The 5-Hour-Book Sprint

booksprint

When I read about the concept of book sprints for the first time, I thought it is a genuinely great idea and that I would love to organize one myself. Last week I finally did, I enjoyed it and I want to share some of my experiences with you hoping that some of you will go out and start something similar yourself in your field of experience.

What is a Book Sprint?

The idea of book sprints was developed (and commercialized) by Adam Hyde probably somewhere around 2005. Basically it’s a collaborative technique to write entire books with a group of people within 3-5 days. Its process is inspired by the concept of code sprints known from agile software development, where a  group of developers meets at the same place (at least usually) and realizes a predefined workload of coding in a predefined amount of time. Analogical in a book sprint, a group of people meets at the same place to produce a book about their common area of interest within less than a week, including conception, writing, editing and distribution.

The 5-Hour-Book Sprint

Last week a friend of mine, Elisabeth Helldorff, and I invited a group of students to her coworking space to have our first very own book sprint. However, instead of 5 days we decided to start off with 5 hours and see what we can get out of it. The group of students we invited all study in or around Berlin and receive a scholarship by the Foundation of German Industry (which also sponsors my PhD studies) and we therefore decided to write kind of a ‘survival kit’ for students in the same programme, who are new to Berlin. Our intention clearly was not to produce the most profound content possible, but more to get into the method with a relatively simple topic everyone can easily contribute to.

About a week before the sprint we send an email explaining the method briefly and giving out the topic of the book/broschure we planned to create. At the day of the sprint we went to the coworking space a bit earlier to make some arrangements: We bought some finger food, which is easy to consume at the desk and whilst working – so no time loss through extensive cooking and no stress to deal with dishes etc. Furthermore we arranged the tables in a way that we had one central table to sit around for regular all-hands meetings and several smaller tables all around the coworking space for the individual working groups during the writing process. Finally we set up an Etherpad, a web-based collaborative real-time editor, allowing authors to simultaneously edit a text document, and see all of the participants’ edits in real-time – an OSS alternative to the ubiquitous Google Docs.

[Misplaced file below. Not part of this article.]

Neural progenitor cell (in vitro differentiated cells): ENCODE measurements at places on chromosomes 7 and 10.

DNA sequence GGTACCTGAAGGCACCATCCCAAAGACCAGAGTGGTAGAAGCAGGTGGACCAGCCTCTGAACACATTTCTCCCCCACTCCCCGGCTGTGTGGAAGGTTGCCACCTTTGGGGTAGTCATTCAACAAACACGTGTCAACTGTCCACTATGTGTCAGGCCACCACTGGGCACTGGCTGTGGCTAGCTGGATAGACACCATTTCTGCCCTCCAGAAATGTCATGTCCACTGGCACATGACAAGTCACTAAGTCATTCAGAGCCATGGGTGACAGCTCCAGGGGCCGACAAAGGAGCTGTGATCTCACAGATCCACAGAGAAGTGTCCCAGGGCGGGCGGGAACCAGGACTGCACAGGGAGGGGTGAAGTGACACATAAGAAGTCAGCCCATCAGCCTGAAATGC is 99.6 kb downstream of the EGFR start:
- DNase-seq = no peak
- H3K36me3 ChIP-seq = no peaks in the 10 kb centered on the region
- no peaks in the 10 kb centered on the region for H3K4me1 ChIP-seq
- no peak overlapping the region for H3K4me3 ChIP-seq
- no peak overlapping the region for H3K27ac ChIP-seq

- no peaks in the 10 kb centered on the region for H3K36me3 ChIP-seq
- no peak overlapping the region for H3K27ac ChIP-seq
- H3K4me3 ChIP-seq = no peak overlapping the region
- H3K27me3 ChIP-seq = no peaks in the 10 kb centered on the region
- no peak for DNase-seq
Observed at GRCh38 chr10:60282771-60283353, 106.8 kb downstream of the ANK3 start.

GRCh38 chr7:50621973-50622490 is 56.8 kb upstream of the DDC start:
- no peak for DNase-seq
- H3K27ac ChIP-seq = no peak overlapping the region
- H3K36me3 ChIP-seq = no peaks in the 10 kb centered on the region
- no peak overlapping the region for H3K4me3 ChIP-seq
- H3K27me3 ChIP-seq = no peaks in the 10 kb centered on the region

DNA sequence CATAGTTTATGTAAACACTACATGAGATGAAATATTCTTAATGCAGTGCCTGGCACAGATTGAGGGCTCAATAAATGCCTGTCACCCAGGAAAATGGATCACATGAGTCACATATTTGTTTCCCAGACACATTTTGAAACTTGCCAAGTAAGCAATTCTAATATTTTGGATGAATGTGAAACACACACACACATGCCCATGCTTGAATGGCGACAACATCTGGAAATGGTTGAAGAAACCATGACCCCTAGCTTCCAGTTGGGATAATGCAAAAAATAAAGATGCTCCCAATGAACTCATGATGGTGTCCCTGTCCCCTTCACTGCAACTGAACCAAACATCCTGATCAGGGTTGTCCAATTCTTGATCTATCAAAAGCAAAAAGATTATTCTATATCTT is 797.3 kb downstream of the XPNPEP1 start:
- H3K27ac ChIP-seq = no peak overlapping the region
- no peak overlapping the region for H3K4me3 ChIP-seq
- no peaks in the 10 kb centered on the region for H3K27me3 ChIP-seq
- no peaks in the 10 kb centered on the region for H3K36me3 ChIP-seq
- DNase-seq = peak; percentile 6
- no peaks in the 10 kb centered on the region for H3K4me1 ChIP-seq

booksprint

At 18.00 we met with seven people (less than expected, but this evening the public transport was on strike and is was still in the middle of holidays, obviously bad timing) and followed the schedule below. As we only had 5 hours, we tried to follow the schedule quite pedantic to meet our goal: a final document being ready by 23.00.

The Programme

This is how we planned it (and almost how it happened):

  • 18.00-18.30: “This is what we will work on and how the sprint will happen”
  • 18.30-19.00: “Think about the aspects/topics you’re interested in”
  • 19.00-19.30: “Find your topic and form groups (if necessary)”
  • 19.30: “Start writing, now!”
  • 20.30: “Nibbles in the kitchen, grab some and back to work”
  • 22.00: “Preliminary deadline, no more new content from this point on”
  • 22.00-23.00: “The last hour is for editing and proof-reading”
  • 23.00: “Hard deadline means presentation of the final PDF and distribution on the Web”

Somewhere around 23.30 the deed was done and we were able to immediately distribute this PDF to the rest of our scholars group in Berlin. We finished our last beer and called it a night.

booksprint sdw

Book Sprint: Intense, Entertaining and Rewarding

I’m usually rather critical to those reflexive, collaborative, interactive, whatever kind of techniques… but I loved the book sprint. In contrast to many other of these group engagement methods, what’s left at the end is not a trashy poster with some colourful bubbles, boxes and arrows but a tangible result you can be proud of. You created something, which in the best case can be useful for others, who haven’t participated in the sprint themselves. Another aspect, which surprised me is the degree of high quality communication happening through the sprint. Of course, there are times when it is and should be rather silent whilst working. However as everyone was in one space you could easily walk over to another table and ask any question –and the fact that everyone was using the Etherpad enabled you to see what the others are currently working on and again spurred communication. Our 5-hour-book sprint was an intense experience and I’m looking forward to my next, hopefully even longer one. No go out and sprint!